Forts & Castles
The traditional Arabic market place is
called the souq and these are found in many of the towns throughout the Sultanate. One of
the oldest preserved souqs in Oman is in Muttrah, on the Corniche. Gold and silver
jewellery is found in abundance as well as numerous wooden carvings, ornaments and spices.
Muttrah souq is a maze of pathways leading in and out of each other. 'Household' goods
make up the bulk of the souq, but browsing through some of the smaller shops may result in
a lucky find. Bargaining is a must, however. Gold and silver are well priced and mainly
sold by weight. Good buys are
khanjars (the traditional Omani dagger, worn by men) and incense burners.
Nizwa souq hosts a lively cattle market early each Friday
morning where cows, goats and sheep are auctioned. The obstinate behaviour
of the animals often provides great amusement for the spectators. There
is an abundance of local handicrafts and produce in the covered souq.
Silversmiths can be seen hammering patterns into the hilts of khanjars
and women sell the birka, a glittering, embroidered facemask worn by local
Sinaw souq is best visited early in the
morning on weekends. It has similar ware to Nizwa souq, including a cattle market. Some of
the silver shops sell the old silver Bedouin jewellery, but you have to look hard. This is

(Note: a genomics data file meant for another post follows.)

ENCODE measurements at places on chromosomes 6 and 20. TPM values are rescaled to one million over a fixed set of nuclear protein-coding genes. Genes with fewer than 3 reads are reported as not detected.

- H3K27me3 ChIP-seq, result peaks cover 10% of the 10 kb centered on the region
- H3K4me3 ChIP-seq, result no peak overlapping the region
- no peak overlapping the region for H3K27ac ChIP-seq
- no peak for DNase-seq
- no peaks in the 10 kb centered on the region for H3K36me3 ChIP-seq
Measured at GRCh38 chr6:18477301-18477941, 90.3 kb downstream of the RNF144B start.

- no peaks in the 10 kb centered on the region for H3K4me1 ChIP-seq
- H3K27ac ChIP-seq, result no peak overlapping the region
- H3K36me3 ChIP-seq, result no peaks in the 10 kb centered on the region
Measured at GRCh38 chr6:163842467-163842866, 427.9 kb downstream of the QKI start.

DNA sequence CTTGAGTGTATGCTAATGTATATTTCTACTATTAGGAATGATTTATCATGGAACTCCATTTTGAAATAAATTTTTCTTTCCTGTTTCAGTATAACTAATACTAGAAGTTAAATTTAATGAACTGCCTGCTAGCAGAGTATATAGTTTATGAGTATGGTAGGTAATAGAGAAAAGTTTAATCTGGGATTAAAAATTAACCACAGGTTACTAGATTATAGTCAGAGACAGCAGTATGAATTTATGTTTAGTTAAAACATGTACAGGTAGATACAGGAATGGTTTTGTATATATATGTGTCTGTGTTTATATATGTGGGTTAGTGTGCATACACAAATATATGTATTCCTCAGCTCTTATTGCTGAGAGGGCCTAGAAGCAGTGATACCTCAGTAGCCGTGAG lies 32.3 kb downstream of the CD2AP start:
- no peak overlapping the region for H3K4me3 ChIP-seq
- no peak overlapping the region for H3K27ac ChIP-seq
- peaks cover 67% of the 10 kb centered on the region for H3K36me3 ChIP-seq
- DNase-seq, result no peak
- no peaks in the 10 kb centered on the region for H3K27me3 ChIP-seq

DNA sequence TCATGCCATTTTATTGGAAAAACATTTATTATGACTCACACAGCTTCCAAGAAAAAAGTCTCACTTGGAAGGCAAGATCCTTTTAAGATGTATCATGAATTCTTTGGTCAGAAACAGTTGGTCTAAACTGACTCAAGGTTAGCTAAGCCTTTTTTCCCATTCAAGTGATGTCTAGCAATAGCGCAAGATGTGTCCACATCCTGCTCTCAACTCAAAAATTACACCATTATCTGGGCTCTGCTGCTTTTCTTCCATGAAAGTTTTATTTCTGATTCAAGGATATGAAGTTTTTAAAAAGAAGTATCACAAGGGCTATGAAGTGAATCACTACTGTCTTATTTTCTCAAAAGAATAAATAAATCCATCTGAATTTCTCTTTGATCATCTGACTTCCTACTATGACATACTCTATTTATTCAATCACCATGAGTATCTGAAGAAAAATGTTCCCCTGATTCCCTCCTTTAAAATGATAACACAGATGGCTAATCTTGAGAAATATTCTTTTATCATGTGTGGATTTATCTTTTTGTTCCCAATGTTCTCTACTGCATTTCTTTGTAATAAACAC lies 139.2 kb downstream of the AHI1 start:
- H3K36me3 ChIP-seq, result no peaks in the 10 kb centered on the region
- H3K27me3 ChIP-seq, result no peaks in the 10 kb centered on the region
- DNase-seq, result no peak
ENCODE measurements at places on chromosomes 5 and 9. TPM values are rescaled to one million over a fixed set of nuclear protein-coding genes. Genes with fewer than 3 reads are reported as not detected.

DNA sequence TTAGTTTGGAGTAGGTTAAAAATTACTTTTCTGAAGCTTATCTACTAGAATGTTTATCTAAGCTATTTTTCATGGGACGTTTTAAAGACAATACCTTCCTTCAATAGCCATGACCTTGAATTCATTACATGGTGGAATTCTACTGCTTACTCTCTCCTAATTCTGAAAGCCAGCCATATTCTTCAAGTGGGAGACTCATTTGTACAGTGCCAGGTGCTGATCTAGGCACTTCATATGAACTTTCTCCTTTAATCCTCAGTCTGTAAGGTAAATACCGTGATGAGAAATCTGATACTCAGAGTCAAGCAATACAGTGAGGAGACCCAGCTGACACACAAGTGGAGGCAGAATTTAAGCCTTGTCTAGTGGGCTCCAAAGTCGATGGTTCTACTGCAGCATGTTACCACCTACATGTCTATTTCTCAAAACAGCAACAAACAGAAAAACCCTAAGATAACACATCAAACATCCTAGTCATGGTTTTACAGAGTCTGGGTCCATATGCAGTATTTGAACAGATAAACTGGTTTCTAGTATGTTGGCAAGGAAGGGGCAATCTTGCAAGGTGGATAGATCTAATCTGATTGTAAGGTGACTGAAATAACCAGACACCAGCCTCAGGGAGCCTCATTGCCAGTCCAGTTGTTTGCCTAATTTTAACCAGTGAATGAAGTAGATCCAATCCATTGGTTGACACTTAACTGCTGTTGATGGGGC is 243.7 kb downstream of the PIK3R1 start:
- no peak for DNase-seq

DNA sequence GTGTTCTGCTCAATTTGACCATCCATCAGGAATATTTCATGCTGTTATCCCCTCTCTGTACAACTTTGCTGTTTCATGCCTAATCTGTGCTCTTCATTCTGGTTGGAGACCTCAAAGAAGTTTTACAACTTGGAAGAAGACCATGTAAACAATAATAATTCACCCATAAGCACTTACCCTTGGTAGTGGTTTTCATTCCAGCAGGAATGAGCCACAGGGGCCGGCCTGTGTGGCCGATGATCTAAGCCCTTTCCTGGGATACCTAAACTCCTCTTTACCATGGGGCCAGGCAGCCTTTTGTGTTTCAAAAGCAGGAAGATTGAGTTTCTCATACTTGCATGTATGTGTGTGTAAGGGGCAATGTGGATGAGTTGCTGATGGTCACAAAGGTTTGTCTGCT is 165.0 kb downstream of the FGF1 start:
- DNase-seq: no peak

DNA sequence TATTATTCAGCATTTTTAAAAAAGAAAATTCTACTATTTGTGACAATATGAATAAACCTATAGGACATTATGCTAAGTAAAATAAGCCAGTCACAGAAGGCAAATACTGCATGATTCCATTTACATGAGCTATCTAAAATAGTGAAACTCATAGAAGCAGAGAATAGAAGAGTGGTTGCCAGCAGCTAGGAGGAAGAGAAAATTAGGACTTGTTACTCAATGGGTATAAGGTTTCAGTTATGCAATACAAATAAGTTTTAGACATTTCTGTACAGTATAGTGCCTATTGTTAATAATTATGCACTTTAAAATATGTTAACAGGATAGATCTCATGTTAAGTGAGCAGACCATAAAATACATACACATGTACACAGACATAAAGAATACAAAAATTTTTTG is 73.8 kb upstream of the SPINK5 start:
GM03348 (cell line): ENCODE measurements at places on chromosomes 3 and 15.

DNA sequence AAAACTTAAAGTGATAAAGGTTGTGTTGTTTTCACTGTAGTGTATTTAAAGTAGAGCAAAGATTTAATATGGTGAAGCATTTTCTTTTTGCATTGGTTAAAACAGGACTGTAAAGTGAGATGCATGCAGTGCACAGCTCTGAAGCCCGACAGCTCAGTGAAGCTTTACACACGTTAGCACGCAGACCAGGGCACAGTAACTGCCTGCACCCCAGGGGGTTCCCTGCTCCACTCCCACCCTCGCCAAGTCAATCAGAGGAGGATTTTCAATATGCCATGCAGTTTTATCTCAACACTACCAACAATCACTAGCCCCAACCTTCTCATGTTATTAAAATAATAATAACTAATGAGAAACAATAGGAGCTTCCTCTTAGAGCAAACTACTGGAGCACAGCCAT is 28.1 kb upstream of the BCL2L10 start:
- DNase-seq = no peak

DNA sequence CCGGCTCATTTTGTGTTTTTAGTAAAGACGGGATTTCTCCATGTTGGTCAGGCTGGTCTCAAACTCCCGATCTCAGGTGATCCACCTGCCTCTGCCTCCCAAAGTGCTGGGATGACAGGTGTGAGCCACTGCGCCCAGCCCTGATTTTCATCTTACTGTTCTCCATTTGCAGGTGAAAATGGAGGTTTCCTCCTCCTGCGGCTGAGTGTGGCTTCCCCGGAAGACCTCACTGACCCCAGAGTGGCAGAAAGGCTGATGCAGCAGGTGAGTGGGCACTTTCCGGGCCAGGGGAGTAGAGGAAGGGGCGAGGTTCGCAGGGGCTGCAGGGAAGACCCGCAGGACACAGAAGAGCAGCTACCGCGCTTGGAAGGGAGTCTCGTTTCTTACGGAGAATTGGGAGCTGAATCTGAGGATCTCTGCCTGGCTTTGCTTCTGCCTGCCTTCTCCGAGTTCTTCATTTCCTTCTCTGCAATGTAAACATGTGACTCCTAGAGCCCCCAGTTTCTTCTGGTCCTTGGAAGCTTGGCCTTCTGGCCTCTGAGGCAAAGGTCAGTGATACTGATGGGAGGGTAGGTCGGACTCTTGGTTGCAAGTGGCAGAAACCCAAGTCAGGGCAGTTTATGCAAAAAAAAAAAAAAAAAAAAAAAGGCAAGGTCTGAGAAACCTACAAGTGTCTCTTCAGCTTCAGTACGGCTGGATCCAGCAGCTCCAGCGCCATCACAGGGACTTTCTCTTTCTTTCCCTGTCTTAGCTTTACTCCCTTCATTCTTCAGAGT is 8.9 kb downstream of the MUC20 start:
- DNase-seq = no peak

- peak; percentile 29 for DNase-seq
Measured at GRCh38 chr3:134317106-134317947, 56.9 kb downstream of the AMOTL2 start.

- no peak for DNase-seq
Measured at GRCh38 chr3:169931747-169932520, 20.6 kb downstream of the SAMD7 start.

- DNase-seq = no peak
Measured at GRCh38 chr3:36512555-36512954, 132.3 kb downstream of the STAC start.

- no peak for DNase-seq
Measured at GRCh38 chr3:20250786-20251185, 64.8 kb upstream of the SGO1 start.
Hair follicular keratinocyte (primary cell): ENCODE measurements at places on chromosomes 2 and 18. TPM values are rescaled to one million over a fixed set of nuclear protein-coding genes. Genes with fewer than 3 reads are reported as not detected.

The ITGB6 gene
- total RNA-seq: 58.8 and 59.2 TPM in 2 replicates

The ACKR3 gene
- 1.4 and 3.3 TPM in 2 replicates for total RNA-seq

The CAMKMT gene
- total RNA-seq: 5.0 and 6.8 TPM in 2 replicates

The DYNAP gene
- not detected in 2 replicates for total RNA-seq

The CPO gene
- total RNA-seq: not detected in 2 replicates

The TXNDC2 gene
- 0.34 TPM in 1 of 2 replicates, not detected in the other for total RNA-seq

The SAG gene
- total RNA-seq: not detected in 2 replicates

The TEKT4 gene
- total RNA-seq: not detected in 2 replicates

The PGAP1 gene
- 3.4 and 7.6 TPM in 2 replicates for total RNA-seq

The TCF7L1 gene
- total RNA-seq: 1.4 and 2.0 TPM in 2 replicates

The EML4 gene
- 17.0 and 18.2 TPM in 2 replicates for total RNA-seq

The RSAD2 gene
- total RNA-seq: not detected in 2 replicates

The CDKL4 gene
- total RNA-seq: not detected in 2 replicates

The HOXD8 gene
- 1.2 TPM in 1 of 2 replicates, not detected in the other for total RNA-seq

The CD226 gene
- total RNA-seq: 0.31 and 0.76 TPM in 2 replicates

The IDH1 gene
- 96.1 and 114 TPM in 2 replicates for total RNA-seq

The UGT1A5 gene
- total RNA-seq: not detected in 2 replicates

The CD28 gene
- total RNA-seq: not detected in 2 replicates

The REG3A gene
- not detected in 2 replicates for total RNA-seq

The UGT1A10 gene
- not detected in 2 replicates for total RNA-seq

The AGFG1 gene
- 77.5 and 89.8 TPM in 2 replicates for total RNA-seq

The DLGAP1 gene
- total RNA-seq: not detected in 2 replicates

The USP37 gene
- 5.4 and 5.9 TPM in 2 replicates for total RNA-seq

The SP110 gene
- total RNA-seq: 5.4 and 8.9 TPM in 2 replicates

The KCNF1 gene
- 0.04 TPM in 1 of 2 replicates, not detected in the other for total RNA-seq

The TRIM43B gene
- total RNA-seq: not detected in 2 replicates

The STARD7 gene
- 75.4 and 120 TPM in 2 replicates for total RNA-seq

actually the new souq, the old one being situated to the rear. The old one is now
Ibra souq is open to all, as long as you
are female! It is a fairly recent innovation, opened in 1990 and is held on Wednesday
mornings. It is the only souq in Oman which lends itself totally to the needs of women.
Lotions, cosmetics, powders, textiles, perfumes and henna are amongst some of the items on
In Muscat or most of the big cities all around the
world we find the old markets still exist despite
the spread of giant shopping malls.
Al Dhalam (darkness)
Market in Muttrah is one of the most
popular bazaars in Muscat. It has been named after
darkness because of the crowded stalls and lanes
where the sunrays do not infiltrate during the day
and the shoppers need lamps to know their
The name of the market has been drawn specifically
from the part that extends from Al Lawatiya Mosque
to Khour Bimba where the place is really full of
stores and stalls and the narrow area of lanes does
not allow the sunlight to enter.
In the past the market was built from mud and palm
leaves, which suit the high temperatures and the
hard climate conditions at that lime.
The market was a source of supply for Omanis where
they can buy their needs in the sixties when life
requirements were simple than today. Most of the
goods were imported, in addition to local products
like textiles, fruit, vegetables and dates.
The market becomes more crowded and active during
Eid seasons when Oman is come from all over the
country to buy garments and jewelry.
Al Dhalam Market in Muttrah is considered popular,
social and economic record that reflects Omani
features in the different walks of life.
Muscat Municipality has renovated and decorated the
market to maintain the popular style and it also
paved the ways and lanes to afford the shoppers and
tourists all comfort.
Forts & Castles
Welcome To Oman